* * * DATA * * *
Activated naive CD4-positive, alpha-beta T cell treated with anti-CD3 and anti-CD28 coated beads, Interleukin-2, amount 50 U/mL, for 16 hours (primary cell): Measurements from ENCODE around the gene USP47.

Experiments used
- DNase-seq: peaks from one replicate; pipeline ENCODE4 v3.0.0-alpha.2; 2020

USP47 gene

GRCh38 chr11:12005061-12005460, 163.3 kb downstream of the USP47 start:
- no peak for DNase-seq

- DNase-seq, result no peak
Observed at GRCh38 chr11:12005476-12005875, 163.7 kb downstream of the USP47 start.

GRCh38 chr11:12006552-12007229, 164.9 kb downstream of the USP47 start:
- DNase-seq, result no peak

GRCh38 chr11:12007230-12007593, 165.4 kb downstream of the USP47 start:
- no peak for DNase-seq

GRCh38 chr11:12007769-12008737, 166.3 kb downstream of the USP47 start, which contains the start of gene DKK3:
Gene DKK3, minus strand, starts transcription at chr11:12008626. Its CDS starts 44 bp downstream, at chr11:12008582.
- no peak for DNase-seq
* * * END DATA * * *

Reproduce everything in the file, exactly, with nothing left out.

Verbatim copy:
Activated naive CD4-positive, alpha-beta T cell treated with anti-CD3 and anti-CD28 coated beads, Interleukin-2, amount 50 U/mL, for 16 hours (primary cell): Measurements from ENCODE around the gene USP47.

Experiments used
- DNase-seq: peaks from one replicate; pipeline ENCODE4 v3.0.0-alpha.2; 2020

USP47 gene

GRCh38 chr11:12005061-12005460, 163.3 kb downstream of the USP47 start:
- no peak for DNase-seq

- DNase-seq, result no peak
Observed at GRCh38 chr11:12005476-12005875, 163.7 kb downstream of the USP47 start.

GRCh38 chr11:12006552-12007229, 164.9 kb downstream of the USP47 start:
- DNase-seq, result no peak

GRCh38 chr11:12007230-12007593, 165.4 kb downstream of the USP47 start:
- no peak for DNase-seq

GRCh38 chr11:12007769-12008737, 166.3 kb downstream of the USP47 start, which contains the start of gene DKK3:
Gene DKK3, minus strand, starts transcription at chr11:12008626. Its CDS starts 44 bp downstream, at chr11:12008582.
- no peak for DNase-seq